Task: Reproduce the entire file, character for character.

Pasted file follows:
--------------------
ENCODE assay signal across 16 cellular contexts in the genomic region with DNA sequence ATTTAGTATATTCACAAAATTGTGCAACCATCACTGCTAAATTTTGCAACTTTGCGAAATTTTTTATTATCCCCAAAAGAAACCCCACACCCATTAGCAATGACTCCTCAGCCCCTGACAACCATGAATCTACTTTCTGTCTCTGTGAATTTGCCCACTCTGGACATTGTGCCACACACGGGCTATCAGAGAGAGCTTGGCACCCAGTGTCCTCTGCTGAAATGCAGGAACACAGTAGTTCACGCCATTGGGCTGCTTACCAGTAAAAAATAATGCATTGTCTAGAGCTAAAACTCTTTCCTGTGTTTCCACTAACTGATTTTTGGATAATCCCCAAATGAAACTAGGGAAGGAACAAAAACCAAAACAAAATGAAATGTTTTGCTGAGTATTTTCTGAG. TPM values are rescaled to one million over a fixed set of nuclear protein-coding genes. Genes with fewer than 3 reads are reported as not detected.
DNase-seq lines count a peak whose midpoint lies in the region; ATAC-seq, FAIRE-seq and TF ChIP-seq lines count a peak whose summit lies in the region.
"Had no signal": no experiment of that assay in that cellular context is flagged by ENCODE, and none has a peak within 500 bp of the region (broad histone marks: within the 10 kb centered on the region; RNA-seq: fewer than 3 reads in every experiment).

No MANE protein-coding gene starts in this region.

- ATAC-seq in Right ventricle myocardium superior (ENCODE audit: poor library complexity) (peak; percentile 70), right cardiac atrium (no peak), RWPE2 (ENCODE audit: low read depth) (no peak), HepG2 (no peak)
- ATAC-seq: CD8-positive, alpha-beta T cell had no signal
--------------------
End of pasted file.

ENCODE assay signal across 16 cellular contexts in the genomic region with DNA sequence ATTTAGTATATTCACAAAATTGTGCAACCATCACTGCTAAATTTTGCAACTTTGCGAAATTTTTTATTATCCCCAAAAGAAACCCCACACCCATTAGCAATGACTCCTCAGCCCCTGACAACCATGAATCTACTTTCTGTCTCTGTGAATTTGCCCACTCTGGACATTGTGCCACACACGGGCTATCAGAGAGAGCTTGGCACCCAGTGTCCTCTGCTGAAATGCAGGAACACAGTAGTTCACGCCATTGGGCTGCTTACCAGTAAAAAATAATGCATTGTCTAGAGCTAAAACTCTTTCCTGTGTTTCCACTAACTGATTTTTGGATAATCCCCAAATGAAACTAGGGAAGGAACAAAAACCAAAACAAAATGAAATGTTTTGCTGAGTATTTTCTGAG. TPM values are rescaled to one million over a fixed set of nuclear protein-coding genes. Genes with fewer than 3 reads are reported as not detected.
DNase-seq lines count a peak whose midpoint lies in the region; ATAC-seq, FAIRE-seq and TF ChIP-seq lines count a peak whose summit lies in the region.
"Had no signal": no experiment of that assay in that cellular context is flagged by ENCODE, and none has a peak within 500 bp of the region (broad histone marks: within the 10 kb centered on the region; RNA-seq: fewer than 3 reads in every experiment).

No MANE protein-coding gene starts in this region.

- ATAC-seq in Right ventricle myocardium superior (ENCODE audit: poor library complexity) (peak; percentile 70), right cardiac atrium (no peak), RWPE2 (ENCODE audit: low read depth) (no peak), HepG2 (no peak)
- ATAC-seq: CD8-positive, alpha-beta T cell had no signal